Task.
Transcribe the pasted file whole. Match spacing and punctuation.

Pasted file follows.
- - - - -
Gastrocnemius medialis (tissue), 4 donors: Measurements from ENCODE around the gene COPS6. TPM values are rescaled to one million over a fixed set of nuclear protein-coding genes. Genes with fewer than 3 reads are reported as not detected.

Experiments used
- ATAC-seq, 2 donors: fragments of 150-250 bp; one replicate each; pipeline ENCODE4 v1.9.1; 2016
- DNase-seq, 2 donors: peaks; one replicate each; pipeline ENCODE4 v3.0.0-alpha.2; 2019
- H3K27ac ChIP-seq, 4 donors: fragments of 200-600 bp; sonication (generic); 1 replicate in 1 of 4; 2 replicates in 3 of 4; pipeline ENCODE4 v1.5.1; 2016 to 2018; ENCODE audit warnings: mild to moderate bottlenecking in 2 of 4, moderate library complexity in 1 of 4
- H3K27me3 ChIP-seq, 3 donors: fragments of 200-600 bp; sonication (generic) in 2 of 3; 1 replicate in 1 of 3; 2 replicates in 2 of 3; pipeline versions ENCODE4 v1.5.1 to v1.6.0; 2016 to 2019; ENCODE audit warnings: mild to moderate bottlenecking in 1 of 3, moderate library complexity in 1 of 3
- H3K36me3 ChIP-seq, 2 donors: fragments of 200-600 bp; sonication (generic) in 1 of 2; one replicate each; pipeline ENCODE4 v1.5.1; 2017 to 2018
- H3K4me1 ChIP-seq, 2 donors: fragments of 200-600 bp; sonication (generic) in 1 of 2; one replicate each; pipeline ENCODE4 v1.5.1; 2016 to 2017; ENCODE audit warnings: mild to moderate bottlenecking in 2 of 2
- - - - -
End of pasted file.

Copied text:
Gastrocnemius medialis (tissue), 4 donors: Measurements from ENCODE around the gene COPS6. TPM values are rescaled to one million over a fixed set of nuclear protein-coding genes. Genes with fewer than 3 reads are reported as not detected.

Experiments used
- ATAC-seq, 2 donors: fragments of 150-250 bp; one replicate each; pipeline ENCODE4 v1.9.1; 2016
- DNase-seq, 2 donors: peaks; one replicate each; pipeline ENCODE4 v3.0.0-alpha.2; 2019
- H3K27ac ChIP-seq, 4 donors: fragments of 200-600 bp; sonication (generic); 1 replicate in 1 of 4; 2 replicates in 3 of 4; pipeline ENCODE4 v1.5.1; 2016 to 2018; ENCODE audit warnings: mild to moderate bottlenecking in 2 of 4, moderate library complexity in 1 of 4
- H3K27me3 ChIP-seq, 3 donors: fragments of 200-600 bp; sonication (generic) in 2 of 3; 1 replicate in 1 of 3; 2 replicates in 2 of 3; pipeline versions ENCODE4 v1.5.1 to v1.6.0; 2016 to 2019; ENCODE audit warnings: mild to moderate bottlenecking in 1 of 3, moderate library complexity in 1 of 3
- H3K36me3 ChIP-seq, 2 donors: fragments of 200-600 bp; sonication (generic) in 1 of 2; one replicate each; pipeline ENCODE4 v1.5.1; 2017 to 2018
- H3K4me1 ChIP-seq, 2 donors: fragments of 200-600 bp; sonication (generic) in 1 of 2; one replicate each; pipeline ENCODE4 v1.5.1; 2016 to 2017; ENCODE audit warnings: mild to moderate bottlenecking in 2 of 2